Making .Net Regular Expressions Easier To Create and Maintain

Recently I had the idea of a log parsing and analysis system, that would allow users (via a web interface) to define their own regular expressions to parse event logs in different ways. The main purpose of this is for trend analysis. Logstash is an open source project that does something similar, but it relies on configuration files for specifying regular expressions (and doesn’t have other unrelated features I am envisioning).

One issue I have with regular expressions is they can be very hard to create and maintain as they increase in complexity. This difficulty works against you if you are trying to create a system where different people with different qualifications should be able to define how certain logs are parsed.

While looking at Logstash, I was led to a project that it uses called Grok, which essentially allows you to define aliases for regular expressions and even chain aliases together for more complicated regular expressions. For example, if you needed a regular expression that included checking for an IP address, you can write %{IP} instead of (?<![0-9])(?:(?:25[0-5]|2[0-4][0-9]|[0-1]?[0-9]{1,2})[.](?:25[0-5]|2[0-4][0-9]|[0-1]?[0-9]{1,2})[.](?:25[0-5]|2[0-4][0-9]|[0-1]?[0-9]{1,2})[.](?:25[0-5]|2[0-4][0-9]|[0-1]?[0-9]{1,2}))(?![0-9]). This makes regular expressions much easier to create and read at later on.

The problem with Grok is that it is written in C as a stand alone application. This makes it hard to use in .Net applications without calling out to the shell, and even then it is cumbersome to use with dynamic aliases due to having to reconfigure config files on the fly.

For those reasons, I created an open source library I called RapidRegex. The first part of this library is the freedom to generate regular expression aliases by creating an instance of the RegexAlias class. This class is used to give you full flexibility on how you store and edit regular expression aliases in any way your application sees fit, whether it’s in a web form or in a flat file. It does however come with a class that helps form RegexAlias structures from basic configuration files.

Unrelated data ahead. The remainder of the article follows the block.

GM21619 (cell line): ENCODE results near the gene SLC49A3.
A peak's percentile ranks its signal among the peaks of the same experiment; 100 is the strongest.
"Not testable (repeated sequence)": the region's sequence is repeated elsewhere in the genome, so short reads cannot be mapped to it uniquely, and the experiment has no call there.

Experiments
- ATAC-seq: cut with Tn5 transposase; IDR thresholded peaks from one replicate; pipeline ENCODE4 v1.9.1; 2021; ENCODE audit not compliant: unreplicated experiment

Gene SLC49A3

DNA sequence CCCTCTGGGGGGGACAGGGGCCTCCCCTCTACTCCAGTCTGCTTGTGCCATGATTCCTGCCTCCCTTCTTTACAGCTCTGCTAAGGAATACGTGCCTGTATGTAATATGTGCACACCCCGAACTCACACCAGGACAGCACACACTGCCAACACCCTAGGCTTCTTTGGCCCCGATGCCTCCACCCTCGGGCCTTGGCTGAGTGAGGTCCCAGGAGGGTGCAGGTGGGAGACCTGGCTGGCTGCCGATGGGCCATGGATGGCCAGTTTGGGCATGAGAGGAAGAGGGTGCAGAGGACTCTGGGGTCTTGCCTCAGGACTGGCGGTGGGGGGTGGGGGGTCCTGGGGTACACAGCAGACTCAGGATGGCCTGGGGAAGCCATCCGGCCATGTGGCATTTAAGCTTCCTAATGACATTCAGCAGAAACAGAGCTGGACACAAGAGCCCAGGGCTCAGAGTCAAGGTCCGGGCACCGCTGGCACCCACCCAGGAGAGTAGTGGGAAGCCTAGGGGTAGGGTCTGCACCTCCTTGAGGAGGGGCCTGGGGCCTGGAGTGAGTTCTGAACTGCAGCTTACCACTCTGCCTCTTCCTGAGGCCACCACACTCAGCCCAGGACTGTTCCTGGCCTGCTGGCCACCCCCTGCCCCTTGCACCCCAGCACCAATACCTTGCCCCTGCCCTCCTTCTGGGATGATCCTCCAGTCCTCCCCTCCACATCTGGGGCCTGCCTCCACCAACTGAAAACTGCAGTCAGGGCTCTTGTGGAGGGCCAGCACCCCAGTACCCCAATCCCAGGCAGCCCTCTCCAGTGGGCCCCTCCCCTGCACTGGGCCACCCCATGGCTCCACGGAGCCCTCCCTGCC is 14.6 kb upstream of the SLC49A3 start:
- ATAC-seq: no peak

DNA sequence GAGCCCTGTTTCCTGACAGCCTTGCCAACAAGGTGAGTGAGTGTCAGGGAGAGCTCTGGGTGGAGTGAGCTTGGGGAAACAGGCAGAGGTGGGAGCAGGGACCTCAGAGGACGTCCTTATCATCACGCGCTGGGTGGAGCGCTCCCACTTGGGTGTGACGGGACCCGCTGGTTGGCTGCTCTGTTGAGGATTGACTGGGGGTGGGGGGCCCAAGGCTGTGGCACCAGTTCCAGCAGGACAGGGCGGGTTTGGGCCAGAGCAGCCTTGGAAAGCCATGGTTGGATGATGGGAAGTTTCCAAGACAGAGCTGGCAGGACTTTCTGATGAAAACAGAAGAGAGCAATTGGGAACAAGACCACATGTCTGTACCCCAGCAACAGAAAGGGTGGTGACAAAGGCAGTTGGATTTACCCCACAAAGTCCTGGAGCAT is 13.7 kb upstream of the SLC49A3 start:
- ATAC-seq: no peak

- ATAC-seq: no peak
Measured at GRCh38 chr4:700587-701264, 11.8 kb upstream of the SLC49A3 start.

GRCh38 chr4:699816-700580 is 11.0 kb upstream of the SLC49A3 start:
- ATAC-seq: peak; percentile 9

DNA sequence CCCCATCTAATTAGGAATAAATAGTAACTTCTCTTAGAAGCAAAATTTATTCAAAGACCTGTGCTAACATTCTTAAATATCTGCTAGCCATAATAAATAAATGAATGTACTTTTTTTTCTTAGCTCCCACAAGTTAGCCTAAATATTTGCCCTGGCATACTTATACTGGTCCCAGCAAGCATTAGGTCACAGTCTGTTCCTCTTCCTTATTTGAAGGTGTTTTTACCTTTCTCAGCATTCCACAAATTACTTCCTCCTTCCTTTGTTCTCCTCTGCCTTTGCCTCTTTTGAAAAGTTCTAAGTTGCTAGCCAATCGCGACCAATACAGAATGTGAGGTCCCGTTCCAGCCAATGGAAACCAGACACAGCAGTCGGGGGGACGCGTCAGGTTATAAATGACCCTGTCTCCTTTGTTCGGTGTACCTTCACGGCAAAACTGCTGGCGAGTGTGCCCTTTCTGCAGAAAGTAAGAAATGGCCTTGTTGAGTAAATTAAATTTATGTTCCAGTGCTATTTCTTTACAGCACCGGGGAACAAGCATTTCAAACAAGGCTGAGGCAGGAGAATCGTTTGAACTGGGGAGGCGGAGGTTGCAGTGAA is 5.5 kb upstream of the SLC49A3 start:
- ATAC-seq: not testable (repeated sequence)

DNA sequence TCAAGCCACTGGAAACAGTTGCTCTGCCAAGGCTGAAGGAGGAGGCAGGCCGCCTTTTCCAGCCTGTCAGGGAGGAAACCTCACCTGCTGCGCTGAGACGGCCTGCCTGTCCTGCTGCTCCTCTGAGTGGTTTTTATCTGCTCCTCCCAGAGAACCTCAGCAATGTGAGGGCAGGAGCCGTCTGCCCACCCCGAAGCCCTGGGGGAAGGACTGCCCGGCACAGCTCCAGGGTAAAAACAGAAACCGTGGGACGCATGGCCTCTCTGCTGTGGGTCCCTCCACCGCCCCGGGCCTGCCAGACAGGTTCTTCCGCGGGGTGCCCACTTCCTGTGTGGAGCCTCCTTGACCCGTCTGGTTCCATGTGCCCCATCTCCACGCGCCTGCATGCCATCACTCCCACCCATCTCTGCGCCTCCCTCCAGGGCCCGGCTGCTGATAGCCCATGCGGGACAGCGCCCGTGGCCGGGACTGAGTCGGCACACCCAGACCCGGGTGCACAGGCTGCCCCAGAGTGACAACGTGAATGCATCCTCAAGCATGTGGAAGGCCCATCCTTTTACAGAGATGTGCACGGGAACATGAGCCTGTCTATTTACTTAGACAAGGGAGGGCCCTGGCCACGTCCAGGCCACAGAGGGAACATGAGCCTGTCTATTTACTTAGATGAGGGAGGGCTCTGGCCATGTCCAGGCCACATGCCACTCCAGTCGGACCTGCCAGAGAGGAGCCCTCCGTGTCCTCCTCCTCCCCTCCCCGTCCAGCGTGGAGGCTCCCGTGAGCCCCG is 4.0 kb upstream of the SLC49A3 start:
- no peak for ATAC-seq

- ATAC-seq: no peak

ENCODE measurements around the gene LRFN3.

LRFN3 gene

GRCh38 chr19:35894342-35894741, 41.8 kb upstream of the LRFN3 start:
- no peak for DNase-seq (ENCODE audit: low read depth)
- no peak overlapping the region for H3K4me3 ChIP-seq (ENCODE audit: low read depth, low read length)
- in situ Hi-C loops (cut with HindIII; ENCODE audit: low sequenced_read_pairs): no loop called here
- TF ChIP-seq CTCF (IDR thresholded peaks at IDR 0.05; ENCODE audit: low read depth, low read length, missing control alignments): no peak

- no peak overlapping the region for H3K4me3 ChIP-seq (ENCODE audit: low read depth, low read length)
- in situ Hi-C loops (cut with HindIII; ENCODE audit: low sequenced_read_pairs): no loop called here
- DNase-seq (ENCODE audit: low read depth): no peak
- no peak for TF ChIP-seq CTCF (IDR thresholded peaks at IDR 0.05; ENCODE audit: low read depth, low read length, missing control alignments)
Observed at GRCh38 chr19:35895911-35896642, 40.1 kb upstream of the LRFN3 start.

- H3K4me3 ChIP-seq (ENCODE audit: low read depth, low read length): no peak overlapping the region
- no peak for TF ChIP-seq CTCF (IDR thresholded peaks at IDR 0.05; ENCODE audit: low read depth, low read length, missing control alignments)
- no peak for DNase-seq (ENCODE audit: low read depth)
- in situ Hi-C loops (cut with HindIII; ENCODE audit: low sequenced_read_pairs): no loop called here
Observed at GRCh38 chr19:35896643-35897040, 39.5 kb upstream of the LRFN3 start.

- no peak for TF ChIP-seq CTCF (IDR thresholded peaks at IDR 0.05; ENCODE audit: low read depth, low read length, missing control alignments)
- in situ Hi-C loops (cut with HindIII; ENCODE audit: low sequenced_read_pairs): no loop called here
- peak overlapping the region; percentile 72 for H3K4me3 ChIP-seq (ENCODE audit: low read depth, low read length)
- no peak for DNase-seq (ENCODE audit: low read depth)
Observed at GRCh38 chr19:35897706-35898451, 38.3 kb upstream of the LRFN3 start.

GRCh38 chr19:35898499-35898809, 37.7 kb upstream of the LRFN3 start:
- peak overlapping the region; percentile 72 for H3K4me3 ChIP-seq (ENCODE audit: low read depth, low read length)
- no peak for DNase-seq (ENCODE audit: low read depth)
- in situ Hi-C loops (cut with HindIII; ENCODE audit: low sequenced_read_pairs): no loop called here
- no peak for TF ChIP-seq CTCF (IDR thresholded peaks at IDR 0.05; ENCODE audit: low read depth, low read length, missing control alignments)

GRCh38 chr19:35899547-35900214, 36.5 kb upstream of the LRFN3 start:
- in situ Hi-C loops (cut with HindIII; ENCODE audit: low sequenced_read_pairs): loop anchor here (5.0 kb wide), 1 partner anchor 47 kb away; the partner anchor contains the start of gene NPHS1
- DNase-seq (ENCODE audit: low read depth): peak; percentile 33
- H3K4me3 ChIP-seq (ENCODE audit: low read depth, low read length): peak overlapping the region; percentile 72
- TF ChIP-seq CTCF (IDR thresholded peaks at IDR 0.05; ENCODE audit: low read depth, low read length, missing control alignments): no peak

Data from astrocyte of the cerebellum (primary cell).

As a simple example, let’s look at the regular expression outlined earlier for IP addresses. With RapidRegex, you can create an alias for it and later convert aliased regular expressions into .net regular expressions. An example of this can be seen with the following code:

            var alias = new RegexAlias
            {
                Name = "IPAddress",
                RegexPattern = @"\b(25[0-5]|2[0-4][0-9]|[01]?[0-9][0-9]?)\.(25[0-5]|2[0-4][0-9]|[01]?[0-9][0-9]?)\.(25[0-5]|2[0-4][0-9]|[01]?[0-9][0-9]?)\.(25[0-5]|2[0-4][0-9]|[01]?[0-9][0-9]?)\b"
            };

            var resolver = new RegexAliasResolver(new[] { alias });

            const string pattern = "connection from %{IPAddress}";
            var regexPattern = resolver.ResolveToRegex(pattern);
            // Resolved pattern becomes "connection from \b(25[0-5]|2[0-4][0-9]|[01]?[0-9][0-9]?)\.(25[0-5]|2[0-4][0-9]|[01]?[0-9][0-9]?)\.(25[0-5]|2[0-4][0-9]|[01]?[0-9][0-9]?)\.(25[0-5]|2[0-4][0-9]|[01]?[0-9][0-9]?)\b"

What makes this even more powerful is the fact that you can chain aliases together. For instance, an IPv4 address can be defined as 4 sets of valid IP address bytes. So we can accomplish the same above with:

            var alias = new RegexAlias
            {
                Name = "IPDigit",
                RegexPattern = @"(25[0-5]|2[0-4][0-9]|[01]?[0-9][0-9]?)"
            };

            var alias2 = new RegexAlias
            {
                Name = "IPAddress",
                RegexPattern = @"%{IPDigit}\.%{IPDigit}\.%{IPDigit}\.%{IPDigit}"
            };

            var resolver = new RegexAliasResolver(new[] { alias, alias2 });

            const string pattern = "connection from %{IPAddress}";
            var regexPattern = resolver.ResolveToRegex(pattern);

            // Resolve the pattern into becomes "connection from \b(25[0-5]|2[0-4][0-9]|[01]?[0-9][0-9]?)\.(25[0-5]|2[0-4][0-9]|[01]?[0-9][0-9]?)\.(25[0-5]|2[0-4][0-9]|[01]?[0-9][0-9]?)\.(25[0-5]|2[0-4][0-9]|[01]?[0-9][0-9]?)\b"

The project can be found on Github and is licensed under the LGPL license.

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